Conor Oberst and John Prine at Greek Theatre: modern day meets the old days

Conor Oberst John Prine photos greek theatre

If you were in high school anywhere from 2000 to 2008 you may have found Conor Oberst’s music to be of a kindred spirit. The angst ridden ballads of “lovers tied together” or the crushing too-close-for-comfort of “It’s Cool We Can Still Be Friends” may have tore out your heart strings. (Seriously, the latter is gut wrenching after that first bad breakup, future generations beware.) There were also the starkly political songs, “When The President Talks To God” and the entirety of I’m Wide Awake It’s Morning. For many, Conor Oberst’s Bright Eyes project was a companion on the long, treacherous road to molding ones ideas of politics, love, hope, sex, evil and the romance of the tragic.

I was of this ilk. I don’t recommend it, but it is beautiful in the cracked patches where the light creeps in.

It had been a bit of time since I had seen Conor live. I was fortunate to catch him on his last Bright Eyes tour (though none of us speak of that forsaken album The People’s Key. Let it lay somewhere in the bargain bin with all those resold copies of Be Here Now.) I found my way to several of his solo shows with The Mystic Valley Band. His energy never faltered. His snarl was still one of the best in the business. His performance at the Greek Theatre last night assured everyone that not much had changed on that account.

Though I wasn’t as much a fan of Oberst’s newest record, Upside Down Mountain, I found that many tracks translated very well in a live setting. The routing lullaby of “You Are Your Mother’s Child” is a tender folksong on par with his most famous work “First Day Of My Life” (the two are companion tracks if ever there was one.) Other songs like “Time Forgot,” and “Zigzagging Towards The Light” took on a new sonic personality in a live setting. Case in point: Upside Down Mountain requires another listen.

But it was the older songs that got the biggest rise out of the crowd. Throughout his set men and women both were shouting “I love you Conor!” in unabashed admiration for the man that had held their hand through so much. But, when he played “Bowl Of Oranges” the theatre went hoarse from yelling.

Songs from his fantastic Cassadaga record had similar effects. Bulling through “Soul Singer In The Session Band” and “If The Brakeman Turns My Way.” Conor’s live sound could not have been better.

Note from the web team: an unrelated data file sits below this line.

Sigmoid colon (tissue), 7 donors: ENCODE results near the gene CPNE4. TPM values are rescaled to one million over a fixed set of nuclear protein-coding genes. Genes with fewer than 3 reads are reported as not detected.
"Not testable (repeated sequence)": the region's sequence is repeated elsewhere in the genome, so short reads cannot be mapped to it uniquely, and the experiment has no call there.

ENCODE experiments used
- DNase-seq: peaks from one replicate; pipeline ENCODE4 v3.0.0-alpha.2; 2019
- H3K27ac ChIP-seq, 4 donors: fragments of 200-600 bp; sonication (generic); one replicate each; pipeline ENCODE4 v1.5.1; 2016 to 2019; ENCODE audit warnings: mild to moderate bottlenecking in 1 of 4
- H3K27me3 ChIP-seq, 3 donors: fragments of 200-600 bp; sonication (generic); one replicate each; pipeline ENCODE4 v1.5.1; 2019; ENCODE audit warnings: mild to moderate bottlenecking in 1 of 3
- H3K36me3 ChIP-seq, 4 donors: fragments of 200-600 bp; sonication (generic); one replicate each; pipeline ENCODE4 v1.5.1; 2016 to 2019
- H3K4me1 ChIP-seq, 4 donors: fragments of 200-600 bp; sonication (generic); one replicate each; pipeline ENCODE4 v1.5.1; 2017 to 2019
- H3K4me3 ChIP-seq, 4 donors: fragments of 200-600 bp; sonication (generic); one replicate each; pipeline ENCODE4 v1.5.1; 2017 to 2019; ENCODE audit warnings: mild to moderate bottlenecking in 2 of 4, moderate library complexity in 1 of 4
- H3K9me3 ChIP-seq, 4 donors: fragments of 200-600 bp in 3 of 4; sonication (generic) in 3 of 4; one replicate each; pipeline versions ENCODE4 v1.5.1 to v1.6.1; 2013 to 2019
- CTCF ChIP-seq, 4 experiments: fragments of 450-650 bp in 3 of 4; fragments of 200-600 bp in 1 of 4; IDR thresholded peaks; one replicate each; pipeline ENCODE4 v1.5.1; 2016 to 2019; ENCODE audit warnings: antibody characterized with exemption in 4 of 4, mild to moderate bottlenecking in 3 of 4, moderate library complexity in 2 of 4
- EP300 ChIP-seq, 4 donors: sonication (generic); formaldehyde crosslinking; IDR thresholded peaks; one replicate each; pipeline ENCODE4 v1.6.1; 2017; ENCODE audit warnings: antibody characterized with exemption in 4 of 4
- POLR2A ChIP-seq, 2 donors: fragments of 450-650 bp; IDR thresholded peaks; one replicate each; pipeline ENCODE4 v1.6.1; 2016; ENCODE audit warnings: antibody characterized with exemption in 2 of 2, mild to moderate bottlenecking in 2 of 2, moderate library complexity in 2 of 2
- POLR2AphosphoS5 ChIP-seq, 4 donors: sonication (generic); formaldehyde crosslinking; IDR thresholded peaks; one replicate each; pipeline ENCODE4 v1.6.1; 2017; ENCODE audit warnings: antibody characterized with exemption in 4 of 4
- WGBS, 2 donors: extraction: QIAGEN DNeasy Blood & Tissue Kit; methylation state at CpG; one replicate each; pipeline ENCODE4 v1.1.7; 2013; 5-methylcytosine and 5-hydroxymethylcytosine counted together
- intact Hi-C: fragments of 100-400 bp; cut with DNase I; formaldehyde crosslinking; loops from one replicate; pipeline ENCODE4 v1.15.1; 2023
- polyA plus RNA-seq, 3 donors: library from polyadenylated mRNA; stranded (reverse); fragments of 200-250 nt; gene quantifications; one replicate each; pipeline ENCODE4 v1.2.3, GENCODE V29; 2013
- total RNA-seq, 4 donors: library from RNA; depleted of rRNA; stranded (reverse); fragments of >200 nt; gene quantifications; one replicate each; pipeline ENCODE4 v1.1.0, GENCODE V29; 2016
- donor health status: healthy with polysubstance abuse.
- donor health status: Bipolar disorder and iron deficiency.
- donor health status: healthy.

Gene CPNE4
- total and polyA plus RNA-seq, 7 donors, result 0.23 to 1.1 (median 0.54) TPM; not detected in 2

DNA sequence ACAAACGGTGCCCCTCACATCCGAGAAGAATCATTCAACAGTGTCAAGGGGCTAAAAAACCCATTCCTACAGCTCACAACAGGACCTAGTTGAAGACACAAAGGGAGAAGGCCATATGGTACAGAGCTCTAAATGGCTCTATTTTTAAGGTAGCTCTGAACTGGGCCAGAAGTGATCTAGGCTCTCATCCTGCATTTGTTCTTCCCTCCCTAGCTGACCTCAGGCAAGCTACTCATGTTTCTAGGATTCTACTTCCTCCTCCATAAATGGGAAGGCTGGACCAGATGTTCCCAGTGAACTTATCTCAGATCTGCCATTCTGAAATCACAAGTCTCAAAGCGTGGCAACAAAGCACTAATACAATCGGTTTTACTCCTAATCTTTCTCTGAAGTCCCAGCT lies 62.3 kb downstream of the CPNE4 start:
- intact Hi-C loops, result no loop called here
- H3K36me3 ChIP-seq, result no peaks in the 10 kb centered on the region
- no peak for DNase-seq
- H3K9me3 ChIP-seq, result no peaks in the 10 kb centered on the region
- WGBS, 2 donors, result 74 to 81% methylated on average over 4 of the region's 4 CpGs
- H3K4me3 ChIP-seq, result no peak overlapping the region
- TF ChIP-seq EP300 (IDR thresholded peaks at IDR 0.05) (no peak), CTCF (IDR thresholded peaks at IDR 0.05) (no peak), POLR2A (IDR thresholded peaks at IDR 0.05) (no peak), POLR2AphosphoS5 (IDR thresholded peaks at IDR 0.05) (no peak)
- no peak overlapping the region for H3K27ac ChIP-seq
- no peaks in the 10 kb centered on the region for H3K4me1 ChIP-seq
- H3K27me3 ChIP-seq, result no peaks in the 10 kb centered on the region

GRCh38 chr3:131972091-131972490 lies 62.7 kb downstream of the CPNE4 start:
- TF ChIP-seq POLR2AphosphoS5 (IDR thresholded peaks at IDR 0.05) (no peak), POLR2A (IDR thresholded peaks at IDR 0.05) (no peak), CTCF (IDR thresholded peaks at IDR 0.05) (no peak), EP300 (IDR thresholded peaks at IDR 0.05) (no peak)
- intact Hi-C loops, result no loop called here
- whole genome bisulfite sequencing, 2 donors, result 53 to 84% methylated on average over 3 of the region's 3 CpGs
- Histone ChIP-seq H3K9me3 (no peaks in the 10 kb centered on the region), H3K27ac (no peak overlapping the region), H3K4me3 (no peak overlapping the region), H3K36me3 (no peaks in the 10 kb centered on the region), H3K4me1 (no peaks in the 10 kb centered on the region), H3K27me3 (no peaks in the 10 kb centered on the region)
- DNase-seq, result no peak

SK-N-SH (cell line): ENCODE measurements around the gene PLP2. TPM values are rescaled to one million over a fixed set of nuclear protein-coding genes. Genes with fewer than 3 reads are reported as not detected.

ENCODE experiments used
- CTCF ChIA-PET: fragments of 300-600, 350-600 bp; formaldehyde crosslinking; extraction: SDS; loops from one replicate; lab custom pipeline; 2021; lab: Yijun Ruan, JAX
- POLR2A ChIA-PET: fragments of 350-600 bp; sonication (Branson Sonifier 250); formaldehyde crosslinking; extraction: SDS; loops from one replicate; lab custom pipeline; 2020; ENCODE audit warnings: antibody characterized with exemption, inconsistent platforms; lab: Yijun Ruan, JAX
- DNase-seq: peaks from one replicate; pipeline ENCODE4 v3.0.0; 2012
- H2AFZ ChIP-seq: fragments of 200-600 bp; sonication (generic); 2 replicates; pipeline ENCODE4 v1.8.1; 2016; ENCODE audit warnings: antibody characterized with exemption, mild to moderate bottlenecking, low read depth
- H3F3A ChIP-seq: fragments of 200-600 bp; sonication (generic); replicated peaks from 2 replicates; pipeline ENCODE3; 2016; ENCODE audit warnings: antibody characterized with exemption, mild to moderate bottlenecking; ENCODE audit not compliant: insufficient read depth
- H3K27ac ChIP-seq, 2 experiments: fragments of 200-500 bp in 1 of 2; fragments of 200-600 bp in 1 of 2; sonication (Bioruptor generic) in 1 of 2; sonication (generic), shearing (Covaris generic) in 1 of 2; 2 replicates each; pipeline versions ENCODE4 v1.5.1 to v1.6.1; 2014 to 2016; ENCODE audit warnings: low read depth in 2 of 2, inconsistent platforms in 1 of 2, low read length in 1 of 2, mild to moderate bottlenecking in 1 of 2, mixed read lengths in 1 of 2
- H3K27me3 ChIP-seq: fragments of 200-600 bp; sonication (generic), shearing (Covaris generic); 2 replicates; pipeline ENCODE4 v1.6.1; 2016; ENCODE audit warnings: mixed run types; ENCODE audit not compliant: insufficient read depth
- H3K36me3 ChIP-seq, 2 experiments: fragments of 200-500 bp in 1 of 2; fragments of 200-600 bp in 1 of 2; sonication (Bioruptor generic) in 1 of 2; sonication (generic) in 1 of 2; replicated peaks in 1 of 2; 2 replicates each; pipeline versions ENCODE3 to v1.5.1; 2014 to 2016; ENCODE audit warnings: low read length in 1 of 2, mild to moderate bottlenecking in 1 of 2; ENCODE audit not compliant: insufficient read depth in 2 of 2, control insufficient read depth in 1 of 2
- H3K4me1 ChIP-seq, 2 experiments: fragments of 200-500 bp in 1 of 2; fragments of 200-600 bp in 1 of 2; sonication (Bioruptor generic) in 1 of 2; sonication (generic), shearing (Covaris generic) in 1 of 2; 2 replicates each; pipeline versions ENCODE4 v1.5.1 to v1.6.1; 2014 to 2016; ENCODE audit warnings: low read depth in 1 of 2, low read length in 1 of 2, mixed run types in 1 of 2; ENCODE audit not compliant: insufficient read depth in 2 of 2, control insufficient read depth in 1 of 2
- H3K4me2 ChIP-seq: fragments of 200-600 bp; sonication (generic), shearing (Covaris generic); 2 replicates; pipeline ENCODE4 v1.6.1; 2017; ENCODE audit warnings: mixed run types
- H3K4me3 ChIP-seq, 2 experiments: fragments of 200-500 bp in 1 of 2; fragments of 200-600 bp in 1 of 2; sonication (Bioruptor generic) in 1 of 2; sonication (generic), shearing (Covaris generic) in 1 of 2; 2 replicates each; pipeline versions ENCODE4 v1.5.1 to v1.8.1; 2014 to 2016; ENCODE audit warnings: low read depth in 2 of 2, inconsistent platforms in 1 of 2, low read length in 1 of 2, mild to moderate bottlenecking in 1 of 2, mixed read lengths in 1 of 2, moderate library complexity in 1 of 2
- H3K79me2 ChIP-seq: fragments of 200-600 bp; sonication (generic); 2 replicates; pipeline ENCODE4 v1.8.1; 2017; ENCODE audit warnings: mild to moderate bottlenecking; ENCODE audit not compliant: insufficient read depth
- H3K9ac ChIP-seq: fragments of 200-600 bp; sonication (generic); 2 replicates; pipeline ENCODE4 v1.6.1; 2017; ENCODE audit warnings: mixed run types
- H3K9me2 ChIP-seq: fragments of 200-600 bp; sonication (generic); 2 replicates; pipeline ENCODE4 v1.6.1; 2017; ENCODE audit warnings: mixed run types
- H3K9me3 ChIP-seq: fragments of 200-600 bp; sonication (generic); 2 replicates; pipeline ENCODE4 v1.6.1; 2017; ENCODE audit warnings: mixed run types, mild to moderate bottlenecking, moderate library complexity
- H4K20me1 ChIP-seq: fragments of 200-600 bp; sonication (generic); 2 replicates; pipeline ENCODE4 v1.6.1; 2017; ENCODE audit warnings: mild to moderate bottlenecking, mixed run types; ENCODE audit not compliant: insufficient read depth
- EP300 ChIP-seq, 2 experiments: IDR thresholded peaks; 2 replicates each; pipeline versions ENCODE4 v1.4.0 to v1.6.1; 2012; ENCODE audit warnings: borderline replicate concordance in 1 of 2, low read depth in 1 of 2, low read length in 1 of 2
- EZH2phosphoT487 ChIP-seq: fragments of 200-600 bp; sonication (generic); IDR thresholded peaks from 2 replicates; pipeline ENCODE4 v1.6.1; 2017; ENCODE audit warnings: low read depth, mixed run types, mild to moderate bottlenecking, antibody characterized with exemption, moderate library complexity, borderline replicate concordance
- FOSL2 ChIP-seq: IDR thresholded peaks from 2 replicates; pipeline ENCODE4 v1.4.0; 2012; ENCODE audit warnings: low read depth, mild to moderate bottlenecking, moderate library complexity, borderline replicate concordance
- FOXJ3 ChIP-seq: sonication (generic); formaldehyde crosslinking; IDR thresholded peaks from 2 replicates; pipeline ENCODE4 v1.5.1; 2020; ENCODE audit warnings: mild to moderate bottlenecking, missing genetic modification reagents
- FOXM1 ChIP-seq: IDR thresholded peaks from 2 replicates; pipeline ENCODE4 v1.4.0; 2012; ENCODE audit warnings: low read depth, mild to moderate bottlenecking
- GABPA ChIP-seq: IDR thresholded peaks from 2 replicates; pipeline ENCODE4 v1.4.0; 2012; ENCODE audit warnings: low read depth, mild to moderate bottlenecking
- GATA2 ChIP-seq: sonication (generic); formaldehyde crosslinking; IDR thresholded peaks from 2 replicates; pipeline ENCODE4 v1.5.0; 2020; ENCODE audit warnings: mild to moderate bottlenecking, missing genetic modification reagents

In 2005, when his critical breakthrough I’m Wide Awake It’s Morning was released, there were few political voices as loud as Oberst’s. In the time since the Obama administration took the Oval office; however, Conor has been a bit less political. I have my own theories on this, but last night he made mention of plenty of politics. Saying, “We live in a time now where some redneck cops can drive through a city in a tank. Makes you start to wonder if we should really have all these guns, all these rocket launchers.” He began to retell a story of being in New York City during the 2004 Republican National Convention Protests, “I wrote this next song about that” he said before breaking into “Old Soul Song (For The New World Order).”

All in all, it was a wonderful walk down memory lane that had me choking up constantly. I still wish he had played some songs off of Noise Floor Rarities, but it doesn’t seem like he ever will.

Conor Oberst John Prine photos greek theatre

John Prine’s set was interesting to me. I was not familiar with the artist before seeing him. I know he is a legendary figure and that reputation certainly preceded him at this show. But, it was difficult for me to understand the weight of this performance, having not been more learned in his (enormous) discography.

But, Prine is a professional, which is expected from an elder statesman of his caliber. He knows how to engage his audience, always offering an anecdote between songs. Before one song he mentions, “My Grandma used to put sugar on my jello, so of course I followed her everywhere. This next song is about my grandpa though. The songs got a lot of facts, but I wouldn’t call them truths.”

After a particularly somber song in his set he related, “We can find something lighter then that,” he continued, “I wrote that song when I was 19, I guess I was looking for drama.” His show feels like sitting with your grandparents listening to old stories – it’s quint and great. His songs are simple strumming stories that span over generation of Americana.

And it is worth noting that just as many people, were shouting, “I love you John!” as they were yelling for Oberst; maybe even more. At one point in Prine’s set Conor came back out for a duet of “Crazy As A Loon.” That really blew the place up.

It was a wonderful Sunday night at the Greek Theatre that saw two men with extensive and solid back catalogues perform their hearts out.

Words: Ziv Biton

Photography: Ryan Patrick Mulvey

 

Conor Oberst John Prine photos greek theatre

Conor Oberst John Prine photos greek theatre

Conor Oberst John Prine photos greek theatre

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2 thoughts on “Conor Oberst and John Prine at Greek Theatre: modern day meets the old days

  1. Pingback: Lorde shows tremendous growth at Greek Theatre delivering spectacular performance | Grimy Goods

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